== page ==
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Mol Neurobiol. 2000 Aug-Dec;22(1-3):143-65.

Regulation of feeding-associated peptides and receptors by nicotine.

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Department of Pharmacology, University of Tennessee College of Medicine, Memphis 38163, USA.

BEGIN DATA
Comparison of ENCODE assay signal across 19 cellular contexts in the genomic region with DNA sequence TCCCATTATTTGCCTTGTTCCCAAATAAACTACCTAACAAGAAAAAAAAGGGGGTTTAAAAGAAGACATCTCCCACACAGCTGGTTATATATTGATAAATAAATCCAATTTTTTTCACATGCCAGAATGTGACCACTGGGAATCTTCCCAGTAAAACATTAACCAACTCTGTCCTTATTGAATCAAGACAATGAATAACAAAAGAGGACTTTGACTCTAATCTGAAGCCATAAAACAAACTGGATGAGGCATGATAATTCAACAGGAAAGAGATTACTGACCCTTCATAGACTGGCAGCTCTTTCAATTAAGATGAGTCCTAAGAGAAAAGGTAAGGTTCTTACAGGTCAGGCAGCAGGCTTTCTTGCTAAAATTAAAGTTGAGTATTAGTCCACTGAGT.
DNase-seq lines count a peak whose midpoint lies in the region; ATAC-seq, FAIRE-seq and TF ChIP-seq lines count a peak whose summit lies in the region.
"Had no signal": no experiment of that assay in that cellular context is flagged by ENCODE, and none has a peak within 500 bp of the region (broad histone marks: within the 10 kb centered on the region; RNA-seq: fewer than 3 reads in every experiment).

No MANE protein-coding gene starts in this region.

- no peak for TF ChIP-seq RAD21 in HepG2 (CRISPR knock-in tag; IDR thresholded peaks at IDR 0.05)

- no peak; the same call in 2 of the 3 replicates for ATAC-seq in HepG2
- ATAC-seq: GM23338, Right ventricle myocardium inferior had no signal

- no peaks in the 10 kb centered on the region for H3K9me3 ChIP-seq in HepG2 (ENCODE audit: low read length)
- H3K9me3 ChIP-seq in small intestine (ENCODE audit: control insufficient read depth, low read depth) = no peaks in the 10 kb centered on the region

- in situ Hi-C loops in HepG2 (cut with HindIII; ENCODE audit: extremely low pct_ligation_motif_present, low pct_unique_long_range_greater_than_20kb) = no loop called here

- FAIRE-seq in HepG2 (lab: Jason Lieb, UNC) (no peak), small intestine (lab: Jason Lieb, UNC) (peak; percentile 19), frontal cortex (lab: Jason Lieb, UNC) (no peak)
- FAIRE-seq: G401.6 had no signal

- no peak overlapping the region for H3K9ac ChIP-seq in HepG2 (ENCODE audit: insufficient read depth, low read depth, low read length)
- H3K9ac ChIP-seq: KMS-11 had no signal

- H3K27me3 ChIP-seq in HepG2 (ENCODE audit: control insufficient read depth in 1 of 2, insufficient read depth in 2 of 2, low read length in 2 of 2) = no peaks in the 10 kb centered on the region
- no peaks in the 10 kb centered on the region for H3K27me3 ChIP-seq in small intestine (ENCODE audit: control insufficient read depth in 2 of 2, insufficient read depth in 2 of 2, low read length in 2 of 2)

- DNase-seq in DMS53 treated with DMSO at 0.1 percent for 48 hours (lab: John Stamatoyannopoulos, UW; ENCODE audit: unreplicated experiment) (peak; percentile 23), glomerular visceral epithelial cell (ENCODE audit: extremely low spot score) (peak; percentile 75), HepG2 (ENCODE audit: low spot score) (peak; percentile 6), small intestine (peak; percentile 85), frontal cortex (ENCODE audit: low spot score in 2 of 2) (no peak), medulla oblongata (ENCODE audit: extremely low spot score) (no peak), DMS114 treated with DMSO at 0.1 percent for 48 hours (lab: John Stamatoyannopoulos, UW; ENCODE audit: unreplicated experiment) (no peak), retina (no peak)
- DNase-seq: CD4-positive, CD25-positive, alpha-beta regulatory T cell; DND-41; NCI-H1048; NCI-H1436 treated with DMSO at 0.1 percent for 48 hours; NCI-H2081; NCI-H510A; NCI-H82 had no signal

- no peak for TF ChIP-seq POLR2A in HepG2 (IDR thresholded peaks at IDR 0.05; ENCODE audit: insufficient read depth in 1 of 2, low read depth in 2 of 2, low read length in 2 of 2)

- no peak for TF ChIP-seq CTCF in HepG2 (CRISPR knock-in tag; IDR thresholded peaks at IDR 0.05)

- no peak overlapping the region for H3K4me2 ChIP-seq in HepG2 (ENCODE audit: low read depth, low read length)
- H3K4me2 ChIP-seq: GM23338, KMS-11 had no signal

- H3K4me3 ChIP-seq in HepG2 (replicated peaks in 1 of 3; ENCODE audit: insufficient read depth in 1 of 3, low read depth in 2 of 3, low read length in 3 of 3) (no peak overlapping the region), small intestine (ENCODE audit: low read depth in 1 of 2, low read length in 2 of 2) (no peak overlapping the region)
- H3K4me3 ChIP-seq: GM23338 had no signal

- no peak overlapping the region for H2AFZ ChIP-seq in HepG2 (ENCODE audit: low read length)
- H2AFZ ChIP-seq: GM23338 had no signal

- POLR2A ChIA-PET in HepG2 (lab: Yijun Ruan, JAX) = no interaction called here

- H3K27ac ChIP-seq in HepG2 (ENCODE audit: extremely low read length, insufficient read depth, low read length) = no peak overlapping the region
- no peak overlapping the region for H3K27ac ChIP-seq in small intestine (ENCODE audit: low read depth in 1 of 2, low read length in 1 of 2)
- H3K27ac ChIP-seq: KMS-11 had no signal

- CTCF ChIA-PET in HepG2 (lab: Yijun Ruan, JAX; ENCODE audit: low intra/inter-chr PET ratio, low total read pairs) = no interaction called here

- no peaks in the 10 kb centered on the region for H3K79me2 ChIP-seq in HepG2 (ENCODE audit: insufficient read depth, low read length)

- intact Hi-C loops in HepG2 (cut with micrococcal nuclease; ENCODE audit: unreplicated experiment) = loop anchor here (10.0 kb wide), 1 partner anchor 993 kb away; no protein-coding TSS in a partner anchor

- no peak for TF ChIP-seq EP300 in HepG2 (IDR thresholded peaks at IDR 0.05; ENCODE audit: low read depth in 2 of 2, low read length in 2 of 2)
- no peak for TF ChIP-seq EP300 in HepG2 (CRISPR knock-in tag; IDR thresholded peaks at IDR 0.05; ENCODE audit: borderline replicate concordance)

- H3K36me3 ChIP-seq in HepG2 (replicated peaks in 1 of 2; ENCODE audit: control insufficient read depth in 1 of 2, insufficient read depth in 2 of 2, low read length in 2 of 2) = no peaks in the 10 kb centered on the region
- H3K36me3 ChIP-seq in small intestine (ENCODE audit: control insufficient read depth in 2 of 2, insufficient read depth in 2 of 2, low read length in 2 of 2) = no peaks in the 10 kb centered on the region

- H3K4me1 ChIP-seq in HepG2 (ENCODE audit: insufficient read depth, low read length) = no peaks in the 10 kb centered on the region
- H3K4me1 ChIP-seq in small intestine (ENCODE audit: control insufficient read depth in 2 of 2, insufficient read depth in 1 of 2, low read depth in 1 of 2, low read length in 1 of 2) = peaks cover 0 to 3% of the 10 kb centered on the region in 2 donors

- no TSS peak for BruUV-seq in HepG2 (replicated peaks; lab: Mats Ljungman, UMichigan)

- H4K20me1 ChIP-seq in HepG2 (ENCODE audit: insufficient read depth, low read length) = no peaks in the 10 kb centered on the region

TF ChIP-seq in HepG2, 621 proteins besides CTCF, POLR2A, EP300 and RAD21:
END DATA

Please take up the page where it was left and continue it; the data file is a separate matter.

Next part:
Although numerous epidemiological studies have provided convincing evidence for the inverse association between tobacco smoking and body weight, the molecular mechanisms underlying this relationship are not well-understood. Nicotine, as a potent secretagogue, could be expected to influence the levels and expression of many classes of neurotransmitters, as well as of cell-membrane constituents linked to neurotransmission, including signal transducers and related effectors. A potentially major group of candidate molecules that could be involved in feeding-related actions of nicotine are the numerous neuropeptides and peptide hormones shown in the past two decades to regulate food intake and energy expenditure. These could include neuropeptide Y (NPY), orexins, leptins, and uncoupling proteins (UCPs). Some of these peptides were already shown to respond to nicotine treatment in terms of regulation of levels and of activity at the level of cell-membrane receptors. The primary objective of this review is to summarize our current understanding of the regulatory effects of nicotine on the food intake and energy expenditure as related to the expression levels of leptin, NPY, orexin, uncoupling proteins, and of NPY and orexin receptors.

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